Jesus talks about money more than he does any other subject—and it ain’t even close. From Genesis to Revelation, money and stewardship is talked about front and center.
God talks often about money for good reason too:
There’s a connection between the way we handle our money and faith.
God wants to break any bondage people have with money and possessions, and he works through His Word to break these chains.
There are a lot of stories—testimonies—waiting to be shared in your church.
As a pastor, you have a front row seat in observing God’s work in the life of your church. But most of the congregation has no idea how their money is being used.
During your offering, share stories to illustrate God’s work in your church.
The stories you share don’t have to be made for movies. You can simply invite someone to share how giving to your church has been a blessing for them and their family.
Here’s why sharing stories are crucial:
In Matthew 6:21, we read:
“For where your treasure is, there your heart will be also.”
As a church leader, you want people to give to your church because you want their heart with you too. You want them to be committed to your church’s vision, and giving is one way you connect the two.
Find stories you can share.
Ask people to talk for 2–3 minutes, sharing about what giving has done for them and their family.
The time you ask people to give is what I like to call “the moment.”
This moment likely comes after you’ve shared stories, made announcements, or let them know how they can give. Now you have to capture their attention and lead them to seek the Lord as they make an offering.
In the giving moment, I like to slow everything down, and say something like this:
“Hey, church. I want you to focus for a moment. We're going to get ready to give.”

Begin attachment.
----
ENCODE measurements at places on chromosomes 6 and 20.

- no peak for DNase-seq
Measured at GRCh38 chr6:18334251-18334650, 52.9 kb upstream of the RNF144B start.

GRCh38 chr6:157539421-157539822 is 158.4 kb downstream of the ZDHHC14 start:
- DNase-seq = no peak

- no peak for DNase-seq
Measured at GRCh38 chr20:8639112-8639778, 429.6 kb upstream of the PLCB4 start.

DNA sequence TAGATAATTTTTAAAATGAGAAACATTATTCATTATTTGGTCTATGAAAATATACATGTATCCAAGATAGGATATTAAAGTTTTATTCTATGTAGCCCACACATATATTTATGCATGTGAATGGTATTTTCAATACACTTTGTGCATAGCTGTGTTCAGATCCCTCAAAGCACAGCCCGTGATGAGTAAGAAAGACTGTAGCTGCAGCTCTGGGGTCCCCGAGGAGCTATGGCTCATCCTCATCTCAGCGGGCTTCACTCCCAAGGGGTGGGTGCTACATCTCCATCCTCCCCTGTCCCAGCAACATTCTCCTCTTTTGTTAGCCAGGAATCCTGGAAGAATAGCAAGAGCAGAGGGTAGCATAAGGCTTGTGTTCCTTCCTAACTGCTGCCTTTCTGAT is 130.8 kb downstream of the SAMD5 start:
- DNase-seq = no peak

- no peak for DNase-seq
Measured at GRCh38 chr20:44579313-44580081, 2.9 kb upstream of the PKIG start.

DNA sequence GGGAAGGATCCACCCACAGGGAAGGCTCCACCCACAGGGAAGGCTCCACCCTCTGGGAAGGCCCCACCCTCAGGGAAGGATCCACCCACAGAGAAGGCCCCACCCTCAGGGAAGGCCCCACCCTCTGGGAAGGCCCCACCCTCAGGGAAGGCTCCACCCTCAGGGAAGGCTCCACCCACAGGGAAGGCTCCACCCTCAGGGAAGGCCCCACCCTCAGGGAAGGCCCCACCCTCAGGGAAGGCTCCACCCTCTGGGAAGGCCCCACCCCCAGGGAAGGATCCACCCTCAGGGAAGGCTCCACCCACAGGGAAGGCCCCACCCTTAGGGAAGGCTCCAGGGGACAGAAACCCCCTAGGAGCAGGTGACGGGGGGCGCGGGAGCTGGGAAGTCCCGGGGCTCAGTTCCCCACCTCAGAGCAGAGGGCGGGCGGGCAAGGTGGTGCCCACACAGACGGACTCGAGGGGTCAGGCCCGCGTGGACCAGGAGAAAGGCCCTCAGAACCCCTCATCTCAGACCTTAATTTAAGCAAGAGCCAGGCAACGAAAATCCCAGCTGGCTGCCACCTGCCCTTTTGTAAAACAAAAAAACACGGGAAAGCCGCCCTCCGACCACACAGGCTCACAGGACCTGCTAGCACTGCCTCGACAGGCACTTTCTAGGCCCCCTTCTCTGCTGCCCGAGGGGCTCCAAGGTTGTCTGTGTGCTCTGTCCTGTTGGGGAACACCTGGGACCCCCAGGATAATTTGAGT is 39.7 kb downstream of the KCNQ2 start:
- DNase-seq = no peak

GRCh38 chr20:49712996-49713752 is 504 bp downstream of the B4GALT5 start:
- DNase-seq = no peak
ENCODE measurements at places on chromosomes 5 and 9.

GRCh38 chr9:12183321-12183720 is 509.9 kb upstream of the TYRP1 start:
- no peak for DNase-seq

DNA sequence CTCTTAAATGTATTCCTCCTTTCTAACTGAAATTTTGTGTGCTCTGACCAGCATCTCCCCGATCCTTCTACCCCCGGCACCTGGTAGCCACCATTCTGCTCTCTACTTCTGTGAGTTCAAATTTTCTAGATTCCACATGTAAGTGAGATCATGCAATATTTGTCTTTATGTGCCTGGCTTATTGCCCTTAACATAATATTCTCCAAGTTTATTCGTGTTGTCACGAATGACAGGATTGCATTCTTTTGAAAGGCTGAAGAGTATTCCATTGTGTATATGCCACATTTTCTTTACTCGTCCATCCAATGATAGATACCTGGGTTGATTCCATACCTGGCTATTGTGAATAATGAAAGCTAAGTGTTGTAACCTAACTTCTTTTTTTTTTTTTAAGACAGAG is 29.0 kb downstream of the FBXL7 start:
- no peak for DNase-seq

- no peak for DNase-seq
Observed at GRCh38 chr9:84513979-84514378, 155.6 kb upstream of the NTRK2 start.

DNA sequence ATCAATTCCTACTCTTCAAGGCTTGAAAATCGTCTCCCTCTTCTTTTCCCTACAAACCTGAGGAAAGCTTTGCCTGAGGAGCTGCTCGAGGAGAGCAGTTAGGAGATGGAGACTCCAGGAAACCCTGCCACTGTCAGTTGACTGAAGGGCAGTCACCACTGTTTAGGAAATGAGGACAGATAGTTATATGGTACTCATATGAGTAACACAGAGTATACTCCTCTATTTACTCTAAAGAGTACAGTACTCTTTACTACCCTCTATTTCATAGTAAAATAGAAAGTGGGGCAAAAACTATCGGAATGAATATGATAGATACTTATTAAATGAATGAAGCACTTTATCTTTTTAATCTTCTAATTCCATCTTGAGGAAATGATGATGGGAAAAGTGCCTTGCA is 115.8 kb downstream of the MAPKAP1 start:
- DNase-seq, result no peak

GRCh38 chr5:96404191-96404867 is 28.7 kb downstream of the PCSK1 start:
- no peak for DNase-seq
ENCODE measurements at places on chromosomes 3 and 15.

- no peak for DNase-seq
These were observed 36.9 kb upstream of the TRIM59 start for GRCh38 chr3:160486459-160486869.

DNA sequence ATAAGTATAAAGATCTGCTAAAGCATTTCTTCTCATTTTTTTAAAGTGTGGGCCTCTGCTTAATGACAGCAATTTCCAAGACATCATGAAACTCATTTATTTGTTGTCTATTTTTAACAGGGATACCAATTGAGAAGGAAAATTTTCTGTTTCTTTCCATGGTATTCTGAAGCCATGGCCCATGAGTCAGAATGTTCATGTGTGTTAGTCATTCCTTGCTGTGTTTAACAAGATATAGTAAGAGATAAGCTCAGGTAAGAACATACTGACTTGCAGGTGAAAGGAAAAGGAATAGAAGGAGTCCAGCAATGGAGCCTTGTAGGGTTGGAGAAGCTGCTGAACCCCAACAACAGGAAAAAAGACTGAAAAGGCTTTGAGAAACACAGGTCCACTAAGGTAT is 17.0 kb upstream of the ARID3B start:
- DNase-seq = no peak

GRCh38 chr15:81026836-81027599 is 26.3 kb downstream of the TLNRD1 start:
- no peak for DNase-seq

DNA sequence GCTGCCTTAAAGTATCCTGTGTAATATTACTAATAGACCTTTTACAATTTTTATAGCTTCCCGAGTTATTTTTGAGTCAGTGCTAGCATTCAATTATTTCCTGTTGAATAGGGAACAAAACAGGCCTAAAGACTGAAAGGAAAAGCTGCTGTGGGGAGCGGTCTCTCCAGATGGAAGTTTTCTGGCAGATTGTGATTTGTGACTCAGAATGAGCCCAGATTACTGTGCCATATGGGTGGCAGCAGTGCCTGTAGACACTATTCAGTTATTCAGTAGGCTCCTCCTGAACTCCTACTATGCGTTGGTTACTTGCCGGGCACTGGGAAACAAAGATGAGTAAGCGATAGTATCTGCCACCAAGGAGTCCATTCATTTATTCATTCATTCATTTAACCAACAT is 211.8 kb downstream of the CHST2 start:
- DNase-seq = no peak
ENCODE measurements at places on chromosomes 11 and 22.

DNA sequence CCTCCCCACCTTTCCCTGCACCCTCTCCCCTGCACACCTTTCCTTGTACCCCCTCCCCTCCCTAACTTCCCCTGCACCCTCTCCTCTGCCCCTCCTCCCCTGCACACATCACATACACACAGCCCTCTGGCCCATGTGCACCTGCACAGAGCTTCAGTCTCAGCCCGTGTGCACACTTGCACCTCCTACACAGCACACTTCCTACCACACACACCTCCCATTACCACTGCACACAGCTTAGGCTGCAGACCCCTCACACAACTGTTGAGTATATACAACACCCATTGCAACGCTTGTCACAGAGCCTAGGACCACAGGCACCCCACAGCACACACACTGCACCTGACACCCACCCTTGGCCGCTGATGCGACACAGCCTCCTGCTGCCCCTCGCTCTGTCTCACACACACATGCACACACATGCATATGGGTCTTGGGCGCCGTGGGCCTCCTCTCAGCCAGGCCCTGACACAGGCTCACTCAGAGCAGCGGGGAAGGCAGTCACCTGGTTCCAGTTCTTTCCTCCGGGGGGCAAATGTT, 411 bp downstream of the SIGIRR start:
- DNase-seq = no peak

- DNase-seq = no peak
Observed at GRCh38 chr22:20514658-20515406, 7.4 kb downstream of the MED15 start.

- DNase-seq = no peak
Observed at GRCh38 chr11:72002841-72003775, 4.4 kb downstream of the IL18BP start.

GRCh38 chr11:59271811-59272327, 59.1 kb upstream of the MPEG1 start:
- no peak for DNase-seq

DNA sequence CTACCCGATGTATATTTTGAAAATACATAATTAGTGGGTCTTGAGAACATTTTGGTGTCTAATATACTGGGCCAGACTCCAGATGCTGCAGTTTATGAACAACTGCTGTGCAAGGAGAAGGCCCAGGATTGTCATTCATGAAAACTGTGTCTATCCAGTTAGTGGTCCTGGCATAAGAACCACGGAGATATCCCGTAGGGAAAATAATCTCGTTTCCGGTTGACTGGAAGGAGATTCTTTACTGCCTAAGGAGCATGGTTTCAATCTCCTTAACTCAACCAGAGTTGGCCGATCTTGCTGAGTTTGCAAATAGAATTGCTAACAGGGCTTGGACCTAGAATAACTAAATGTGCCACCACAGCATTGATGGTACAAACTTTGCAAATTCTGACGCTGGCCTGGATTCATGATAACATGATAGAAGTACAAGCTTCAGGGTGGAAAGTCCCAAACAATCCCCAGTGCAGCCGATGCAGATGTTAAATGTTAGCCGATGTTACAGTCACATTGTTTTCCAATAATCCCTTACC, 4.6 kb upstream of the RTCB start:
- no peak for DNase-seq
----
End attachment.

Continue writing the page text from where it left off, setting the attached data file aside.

In this moment, you want to capture the attention of your church.
People in your church are giving sacrificially. In their heart, they are fighting what the world tells them to do: “Hold on to what you have.”
The world teaches us to get, whereas Jesus leads us to give.
To help your church loosen the grip of the world upon their life, you want to turn the giving moment into a sacred moment.
Take a deep breath.
Thank God for the people in your church.
Ask for God to bless your people.
Inviting God into this moment will help your church to sense His presence and appreciate the importance of the moment.
As a church leader, you can never say thank you enough.
At the end of the giving moment, be sure to tell your church thanks. Thank people who give in person or who give online or with their mobile device.
Every offering you receive—even at the end of the year—is a sacrifice made by one of your church members. Thank them for making a sacrifice to support the work of your church.
This is going to sound counterintuitive.
But give your visitors a pass.
During Christmas, your church will have a lot of first-time guests or Chreasters—a person who only attends a worship service on Christmas and Easter.
Here’s something I’ve said in the past to place visitors at ease:
“Look, if this is not your church or you’re just visiting, we don’t want you to feel any pressure to give. Of course, you’re welcome to give here or at your local church as you feel led, but I don’t want you to feel any pressure to give as a visitor.”
There you have it.
The 10 keys to taking an effective year-end offering:
Reflect on these tips, and prepare what you’re going to say ahead of time. By practicing your year-end offering, you’ll be in a much better position to make it effective.